A Garden of Statistically Self-Similar Plants

Anne Burns
Proceedings of Bridges 2009: Mathematics, Music, Art, Architecture, Culture (2009)
Pages 231–238 Regular Papers

Abstract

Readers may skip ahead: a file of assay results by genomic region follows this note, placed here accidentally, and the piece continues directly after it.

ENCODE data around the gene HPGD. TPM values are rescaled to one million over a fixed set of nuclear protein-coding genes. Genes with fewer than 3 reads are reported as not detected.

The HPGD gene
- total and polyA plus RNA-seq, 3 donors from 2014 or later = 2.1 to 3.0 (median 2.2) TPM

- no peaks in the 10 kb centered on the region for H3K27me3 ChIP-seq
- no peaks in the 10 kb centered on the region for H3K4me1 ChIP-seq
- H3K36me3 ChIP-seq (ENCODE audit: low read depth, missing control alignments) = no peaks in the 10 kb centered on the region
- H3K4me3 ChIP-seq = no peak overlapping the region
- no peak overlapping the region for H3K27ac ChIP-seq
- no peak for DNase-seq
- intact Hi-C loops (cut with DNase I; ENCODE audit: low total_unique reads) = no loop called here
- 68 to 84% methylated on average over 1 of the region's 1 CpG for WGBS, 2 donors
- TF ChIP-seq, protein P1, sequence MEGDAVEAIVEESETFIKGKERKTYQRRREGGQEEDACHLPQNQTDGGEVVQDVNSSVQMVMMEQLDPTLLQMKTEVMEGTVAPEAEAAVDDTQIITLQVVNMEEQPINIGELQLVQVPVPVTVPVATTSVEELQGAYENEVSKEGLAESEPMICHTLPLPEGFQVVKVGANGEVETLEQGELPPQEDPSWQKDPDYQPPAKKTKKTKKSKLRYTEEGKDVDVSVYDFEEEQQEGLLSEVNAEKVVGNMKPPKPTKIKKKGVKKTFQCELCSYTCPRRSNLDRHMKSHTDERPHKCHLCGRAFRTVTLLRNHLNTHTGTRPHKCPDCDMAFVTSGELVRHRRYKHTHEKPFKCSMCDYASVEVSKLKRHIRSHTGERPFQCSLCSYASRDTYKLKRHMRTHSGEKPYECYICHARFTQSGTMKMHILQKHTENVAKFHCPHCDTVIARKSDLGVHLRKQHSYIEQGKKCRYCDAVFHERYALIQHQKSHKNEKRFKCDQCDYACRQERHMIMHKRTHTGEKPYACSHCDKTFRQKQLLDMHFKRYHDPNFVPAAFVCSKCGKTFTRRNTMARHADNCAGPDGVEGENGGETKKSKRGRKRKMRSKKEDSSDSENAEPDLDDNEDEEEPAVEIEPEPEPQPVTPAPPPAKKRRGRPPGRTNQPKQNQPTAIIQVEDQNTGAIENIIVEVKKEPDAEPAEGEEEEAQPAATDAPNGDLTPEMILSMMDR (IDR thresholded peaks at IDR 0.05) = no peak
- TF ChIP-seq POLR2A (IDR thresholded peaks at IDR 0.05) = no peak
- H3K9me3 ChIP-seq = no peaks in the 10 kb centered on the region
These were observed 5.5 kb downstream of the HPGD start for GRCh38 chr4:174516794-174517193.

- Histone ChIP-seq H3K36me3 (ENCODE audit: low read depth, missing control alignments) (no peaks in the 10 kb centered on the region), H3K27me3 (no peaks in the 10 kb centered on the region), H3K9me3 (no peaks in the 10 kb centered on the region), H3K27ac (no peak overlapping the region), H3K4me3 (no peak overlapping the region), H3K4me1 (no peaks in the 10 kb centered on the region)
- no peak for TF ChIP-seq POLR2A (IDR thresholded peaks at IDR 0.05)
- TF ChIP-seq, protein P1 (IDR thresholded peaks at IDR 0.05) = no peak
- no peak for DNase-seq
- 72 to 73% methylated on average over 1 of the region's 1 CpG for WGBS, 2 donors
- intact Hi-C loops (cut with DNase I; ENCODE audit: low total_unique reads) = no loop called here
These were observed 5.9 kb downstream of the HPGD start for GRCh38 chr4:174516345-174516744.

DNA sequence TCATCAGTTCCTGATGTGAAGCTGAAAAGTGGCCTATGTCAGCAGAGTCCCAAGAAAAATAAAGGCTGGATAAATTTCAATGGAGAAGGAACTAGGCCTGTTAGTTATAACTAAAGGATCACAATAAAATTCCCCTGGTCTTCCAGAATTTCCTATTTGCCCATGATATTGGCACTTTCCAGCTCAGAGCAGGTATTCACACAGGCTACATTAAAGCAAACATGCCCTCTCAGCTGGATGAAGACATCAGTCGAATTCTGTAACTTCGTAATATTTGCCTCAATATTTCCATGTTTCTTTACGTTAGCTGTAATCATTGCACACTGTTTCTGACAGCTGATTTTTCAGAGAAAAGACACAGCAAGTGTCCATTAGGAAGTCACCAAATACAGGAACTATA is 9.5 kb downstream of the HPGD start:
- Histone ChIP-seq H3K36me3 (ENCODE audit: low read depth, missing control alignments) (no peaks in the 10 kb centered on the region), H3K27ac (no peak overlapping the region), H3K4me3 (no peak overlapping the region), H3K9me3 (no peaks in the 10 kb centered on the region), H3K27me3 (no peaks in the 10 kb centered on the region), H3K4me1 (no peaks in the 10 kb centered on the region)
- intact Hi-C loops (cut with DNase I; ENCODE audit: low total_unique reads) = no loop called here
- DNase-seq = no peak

A simple fractal tree has the property of self-similarity, meaning it can be subdivided into parts, each of which is a reduced copy of the whole tree; its fractal dimension can be calculated from the scaling factor. Trees in nature exhibit an “approximate self-similarity”. Using discrete time steps and probabilities, an algorithm for drawing plants that are not strictly self-similar, but that appear to belong to the same family, is described. The algorithm is based on a thesis of de Reffye and can be used in artwork and teaching. It has no claim to botanical accuracy, but creates images of purely decorative plants.

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